As the race for the Republican presidential nomination continues to evolve, signs are emerging that Texas Governor Rick Perry may be set to enter the primary mix.
Sources in the Lone Star State tell The Daily Caller's Matt Lewis that steps are being taken to prepare for a prospective Perry 2012 campaign. According to CBS News, Perry is "serious" about making a run for the White House in the next election cycle.
Last month, Perry signaled interest in pursuing a presidential campaign after previously denying he had any intention of entering the GOP primary race. Just hours after he suggested he was taking the matter under consideration, however, a spokesman for the Texas governor told National Journal, "Nothing has changed ... The governor has no intention of running for president."
The Wall Street Journal reported on Thursday:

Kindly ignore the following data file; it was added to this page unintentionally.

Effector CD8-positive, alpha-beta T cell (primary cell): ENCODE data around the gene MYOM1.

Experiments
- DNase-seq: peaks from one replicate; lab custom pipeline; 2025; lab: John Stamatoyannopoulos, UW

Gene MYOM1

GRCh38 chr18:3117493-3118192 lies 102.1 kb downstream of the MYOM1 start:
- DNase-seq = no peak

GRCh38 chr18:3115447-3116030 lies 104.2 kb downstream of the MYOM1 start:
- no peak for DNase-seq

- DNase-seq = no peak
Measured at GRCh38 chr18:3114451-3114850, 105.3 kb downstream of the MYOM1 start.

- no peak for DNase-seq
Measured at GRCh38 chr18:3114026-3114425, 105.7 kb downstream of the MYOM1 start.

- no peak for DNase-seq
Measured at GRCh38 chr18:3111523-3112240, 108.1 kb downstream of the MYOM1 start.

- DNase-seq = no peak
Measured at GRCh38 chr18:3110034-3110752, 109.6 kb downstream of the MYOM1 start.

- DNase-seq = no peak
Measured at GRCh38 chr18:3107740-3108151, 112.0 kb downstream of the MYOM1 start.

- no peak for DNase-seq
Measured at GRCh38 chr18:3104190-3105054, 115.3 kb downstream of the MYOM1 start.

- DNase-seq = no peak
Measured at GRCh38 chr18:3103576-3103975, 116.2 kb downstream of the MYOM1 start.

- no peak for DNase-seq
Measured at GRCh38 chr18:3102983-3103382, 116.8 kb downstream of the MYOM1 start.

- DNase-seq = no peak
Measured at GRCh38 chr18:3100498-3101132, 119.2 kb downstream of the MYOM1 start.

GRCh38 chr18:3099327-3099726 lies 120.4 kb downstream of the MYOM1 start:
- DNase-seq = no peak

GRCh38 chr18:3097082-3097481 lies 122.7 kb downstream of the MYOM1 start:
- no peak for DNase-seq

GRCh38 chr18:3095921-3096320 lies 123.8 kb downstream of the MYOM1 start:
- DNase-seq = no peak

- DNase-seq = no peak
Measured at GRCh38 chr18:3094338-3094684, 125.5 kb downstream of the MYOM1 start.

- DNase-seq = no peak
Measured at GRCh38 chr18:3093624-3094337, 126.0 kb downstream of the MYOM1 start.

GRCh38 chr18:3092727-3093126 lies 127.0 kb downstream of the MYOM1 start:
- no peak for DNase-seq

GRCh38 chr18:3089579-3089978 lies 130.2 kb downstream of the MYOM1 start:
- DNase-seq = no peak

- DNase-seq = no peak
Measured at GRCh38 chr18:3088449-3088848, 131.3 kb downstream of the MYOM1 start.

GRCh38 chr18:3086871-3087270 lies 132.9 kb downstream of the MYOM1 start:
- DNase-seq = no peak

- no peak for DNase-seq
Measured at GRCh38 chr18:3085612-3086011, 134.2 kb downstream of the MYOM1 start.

But over the past two weeks, political advisers and friends say, Mr. Perry has changed his tune on a possible presidential campaign. In private conversations, they say, the three-term governor said he worries that the current GOP contenders have yet to stir real excitement within the party and may struggle when facing President Barack Obama.
"He thinks there is a void [in the current field of candidates], and that he might be uniquely positioned to fill that void," said one Perry confidant who talked to the governor last week.
Several top aides who jumped ship from former House Speaker Newt Gingrich's presidential operation in a mass staff exodus on Thursday maintain close ties to Perry. The Fort-Worth Star Telegram reports:
Rick Tyler, Gingrich's spokesman, said that he, campaign manager Rob Johnson and senior strategists had all quit, along with aides in the early primary and caucus states of Iowa, New Hampshire and South Carolina. Johnson and consultant Dave Carney, who also resigned, previously had similar roles with Perry.
Perry's spokesman, Mark Miner, said the turnover in Gingrich's campaign doesn't signal a shift in Perry's position, which is that he's still thinking about a run for president.
According to Miner, "nothing's changed" with Perry's outlook for the next election cycle. "He remains focused on the legislative session," he said.
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